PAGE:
Some people think that becoming a streamer is easy—that once you’ve got your gear all set up, you just go live and you’ll attract viewers and followers organically. Unfortunately, that no longer is the case in the competitive environment of live streaming today.
There are literally thousands of other streamers out there, many of whom are probably doing the same thing you are. Standing out is essential to gaining views and creating an online community, but how are you supposed to do it? In this guide, we hope to provide the answers. Read on for our 5 streamer tips on how to attract an audience, build rapport, and create a strong online community for your channel:
Go where your audience is.
The popularity of online live streaming both as an actor and as video content means that there are hundreds of streaming platforms to choose from. Most of the popular social media apps such as Facebook, Instagram, and YouTube have the functionality to go live baked right in; Twitter has a companion live-streaming app called Periscope as well.
Some streaming platforms are content- or area-specific: for example, Twitch is one of the most popular live streaming services worldwide, but the content there skews heavily towards video game live streaming. Live streaming is huge in China, primarily on platforms exclusive to them such as Douyu, Huya, and Yizhibo, among many others. There’s AfreecaTV in South Korea, niconico in Japan, and the Bigo app in Southeast Asia.
To paraphrase a well-known idiom, you shouldn’t sell ice to Eskimos. To build an online community successfully, you’ll want to take your content to an audience that wants to watch it. That’s why choosing the right streaming platform is crucial.
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Make your stream look good.
Attracting viewers is really the first step to any kind of success as a streamer. Without viewers, there’s no one to create a community out of.
You can attract more viewers by setting yourself apart from the others in your category. The easiest way to do this by far is to improve the viewing experience for your audience. Investing in a good camera, an external microphone, and some decent lighting can go a long way towards improving the quality of your stream.
A high-speed internet connection that allows you to broadcast at a higher resolution will prevent the output image from being blurry or pixelated for your viewers.
Most well-known streamers stick to a consistent streaming schedule, and for good reason. Having a schedule and sticking to it is the best way to turn an audience of casual viewers into regulars. When people know when to expect you, they’ll make time for you. Conversely, unless someone is a diehard fan of yours, they most likely won’t drop whatever they’re doing to watch your stream whenever you want to.
It also ultimately shows that you’re a considerate streamer. You don’t disrupt your viewer’s day with surprise streams, and they can give you their full attention at an agreed-upon time. Post your streaming schedule where your viewers can see it, and remind them when you plan on going life next before ending each stream.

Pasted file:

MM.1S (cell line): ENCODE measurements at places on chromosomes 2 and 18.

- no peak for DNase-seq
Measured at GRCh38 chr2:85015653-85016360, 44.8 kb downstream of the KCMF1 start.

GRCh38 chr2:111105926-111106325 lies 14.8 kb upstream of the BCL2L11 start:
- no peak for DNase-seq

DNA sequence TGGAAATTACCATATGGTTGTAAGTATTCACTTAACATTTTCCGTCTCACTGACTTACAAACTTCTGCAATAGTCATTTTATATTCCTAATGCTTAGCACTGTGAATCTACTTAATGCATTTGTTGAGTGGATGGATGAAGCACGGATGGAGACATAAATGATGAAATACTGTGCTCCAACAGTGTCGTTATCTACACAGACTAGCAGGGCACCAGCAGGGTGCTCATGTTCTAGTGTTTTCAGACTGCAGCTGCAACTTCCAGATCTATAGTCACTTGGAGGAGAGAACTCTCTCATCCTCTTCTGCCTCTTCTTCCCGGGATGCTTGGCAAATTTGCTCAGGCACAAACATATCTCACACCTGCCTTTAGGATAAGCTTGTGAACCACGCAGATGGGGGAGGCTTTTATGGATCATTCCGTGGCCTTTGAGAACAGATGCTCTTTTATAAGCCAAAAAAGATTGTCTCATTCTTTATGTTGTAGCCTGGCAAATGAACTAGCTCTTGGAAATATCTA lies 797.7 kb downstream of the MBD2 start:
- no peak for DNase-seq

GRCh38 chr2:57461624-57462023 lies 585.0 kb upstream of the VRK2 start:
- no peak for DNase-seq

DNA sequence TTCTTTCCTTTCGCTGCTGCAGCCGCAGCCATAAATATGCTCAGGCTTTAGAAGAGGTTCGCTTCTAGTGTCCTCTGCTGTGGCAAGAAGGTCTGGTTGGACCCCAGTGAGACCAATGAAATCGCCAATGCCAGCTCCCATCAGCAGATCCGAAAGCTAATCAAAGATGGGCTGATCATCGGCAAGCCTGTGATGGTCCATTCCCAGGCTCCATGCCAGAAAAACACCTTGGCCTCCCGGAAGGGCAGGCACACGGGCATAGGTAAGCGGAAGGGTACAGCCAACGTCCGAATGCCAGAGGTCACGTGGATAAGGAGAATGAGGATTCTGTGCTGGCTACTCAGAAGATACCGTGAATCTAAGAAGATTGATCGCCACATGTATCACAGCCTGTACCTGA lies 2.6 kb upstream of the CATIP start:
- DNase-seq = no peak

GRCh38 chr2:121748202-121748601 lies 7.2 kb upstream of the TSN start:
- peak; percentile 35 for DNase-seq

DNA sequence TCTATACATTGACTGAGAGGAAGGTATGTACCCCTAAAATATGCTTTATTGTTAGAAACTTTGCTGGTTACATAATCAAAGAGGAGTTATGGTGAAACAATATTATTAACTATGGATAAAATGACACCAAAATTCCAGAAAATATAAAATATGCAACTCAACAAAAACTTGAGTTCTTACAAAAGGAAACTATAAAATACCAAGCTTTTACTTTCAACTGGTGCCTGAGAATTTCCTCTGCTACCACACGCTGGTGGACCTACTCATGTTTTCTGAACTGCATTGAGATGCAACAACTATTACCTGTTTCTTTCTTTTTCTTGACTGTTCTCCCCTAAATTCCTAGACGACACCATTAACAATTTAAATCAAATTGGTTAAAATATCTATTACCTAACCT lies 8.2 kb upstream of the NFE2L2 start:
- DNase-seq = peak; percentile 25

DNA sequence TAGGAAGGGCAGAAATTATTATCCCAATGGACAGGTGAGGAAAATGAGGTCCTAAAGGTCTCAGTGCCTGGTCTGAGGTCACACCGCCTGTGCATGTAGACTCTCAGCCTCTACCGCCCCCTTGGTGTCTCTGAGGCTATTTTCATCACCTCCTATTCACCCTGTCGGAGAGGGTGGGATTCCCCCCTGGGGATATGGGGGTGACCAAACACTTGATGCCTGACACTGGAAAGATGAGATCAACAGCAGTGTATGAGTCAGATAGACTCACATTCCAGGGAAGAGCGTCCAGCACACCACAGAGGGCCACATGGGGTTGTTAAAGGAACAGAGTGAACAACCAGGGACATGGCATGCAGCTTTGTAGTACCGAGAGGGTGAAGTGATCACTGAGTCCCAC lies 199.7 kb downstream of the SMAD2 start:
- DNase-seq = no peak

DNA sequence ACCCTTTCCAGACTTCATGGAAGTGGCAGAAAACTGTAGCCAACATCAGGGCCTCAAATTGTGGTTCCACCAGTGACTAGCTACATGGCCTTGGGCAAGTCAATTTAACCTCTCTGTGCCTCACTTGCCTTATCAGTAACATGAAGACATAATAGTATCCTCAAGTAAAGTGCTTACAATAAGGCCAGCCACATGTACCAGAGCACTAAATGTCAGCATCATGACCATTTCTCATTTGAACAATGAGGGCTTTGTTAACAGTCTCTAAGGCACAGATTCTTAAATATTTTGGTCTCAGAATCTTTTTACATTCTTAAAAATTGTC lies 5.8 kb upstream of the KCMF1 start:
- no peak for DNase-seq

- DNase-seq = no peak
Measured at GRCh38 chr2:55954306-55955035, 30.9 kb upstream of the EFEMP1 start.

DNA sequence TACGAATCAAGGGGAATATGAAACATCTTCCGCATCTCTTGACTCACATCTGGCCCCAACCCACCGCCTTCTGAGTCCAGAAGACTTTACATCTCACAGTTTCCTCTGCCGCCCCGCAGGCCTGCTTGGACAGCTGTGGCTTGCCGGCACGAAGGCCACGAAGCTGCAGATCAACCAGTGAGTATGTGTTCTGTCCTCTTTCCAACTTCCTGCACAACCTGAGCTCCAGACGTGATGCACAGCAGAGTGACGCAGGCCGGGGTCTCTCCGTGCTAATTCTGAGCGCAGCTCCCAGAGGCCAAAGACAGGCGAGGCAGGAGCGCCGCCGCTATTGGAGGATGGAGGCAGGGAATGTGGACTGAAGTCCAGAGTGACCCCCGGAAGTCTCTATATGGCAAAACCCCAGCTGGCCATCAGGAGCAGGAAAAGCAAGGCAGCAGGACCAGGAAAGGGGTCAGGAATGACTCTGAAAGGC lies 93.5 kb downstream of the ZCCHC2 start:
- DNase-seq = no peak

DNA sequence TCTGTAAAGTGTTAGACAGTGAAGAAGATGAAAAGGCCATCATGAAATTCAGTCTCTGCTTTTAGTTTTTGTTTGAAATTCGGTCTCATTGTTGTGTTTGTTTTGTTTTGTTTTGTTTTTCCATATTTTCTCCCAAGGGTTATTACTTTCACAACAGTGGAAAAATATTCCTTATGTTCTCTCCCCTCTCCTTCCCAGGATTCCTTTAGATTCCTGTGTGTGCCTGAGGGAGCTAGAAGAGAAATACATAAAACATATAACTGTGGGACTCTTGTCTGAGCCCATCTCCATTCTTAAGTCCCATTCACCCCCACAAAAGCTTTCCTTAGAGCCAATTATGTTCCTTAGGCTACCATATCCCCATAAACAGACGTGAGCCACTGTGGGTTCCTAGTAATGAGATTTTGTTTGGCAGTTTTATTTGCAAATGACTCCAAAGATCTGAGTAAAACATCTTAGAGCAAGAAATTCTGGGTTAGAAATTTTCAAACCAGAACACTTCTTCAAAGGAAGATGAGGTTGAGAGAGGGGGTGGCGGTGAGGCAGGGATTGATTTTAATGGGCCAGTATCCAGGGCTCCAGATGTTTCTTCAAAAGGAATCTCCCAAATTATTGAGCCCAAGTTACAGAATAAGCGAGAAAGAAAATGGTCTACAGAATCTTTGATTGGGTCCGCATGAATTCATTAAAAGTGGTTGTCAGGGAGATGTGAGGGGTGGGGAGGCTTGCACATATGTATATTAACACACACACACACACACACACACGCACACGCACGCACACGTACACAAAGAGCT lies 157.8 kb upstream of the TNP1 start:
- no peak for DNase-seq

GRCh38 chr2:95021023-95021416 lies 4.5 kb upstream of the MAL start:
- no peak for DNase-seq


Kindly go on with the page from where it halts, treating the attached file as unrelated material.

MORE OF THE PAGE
Break the ice early.
It’s a well-known fact in the world of streaming—or any kind of content production, really—that most viewers won’t take the initiative to interact with the streamer first. In fact, many of them won’t engage at all.
Obviously, an audience of lurkers is not a community. The responsibility of engaging your audience and creating that sense of community inevitably falls on you. You’ll want to be proactive about introducing yourself, as well as in greeting new viewers and thanking them for whatever contributions they make towards your channel.
Don’t be afraid to mess up pronouncing their usernames; most viewers are happy just to be given a shout-out. Learn how to ask your audience questions and pay attention to their answers. Create conversations, recognize your regulars, and soon enough you’ll have a loyal audience that you’ll be proud to call your community.
Another effective way of attracting viewers to your stream is by being savvy with social media. In addition to your streaming channel, you should also be available on the big social networking sites such as Facebook and Twitter. There, you can announce upcoming streams, post your streaming schedule, and further interact with your community.
Most people come to watch live streams for the content but stay for the personality producing it. It’ll be hard work, but as long as you have fun and stay positive, all of that effort will pay off in the end. Don’t ever rest on your laurels and endeavor to constantly improve your stream for your viewers. Soon, you’ll have a core community of regulars that you’ll also be happy to call your friends!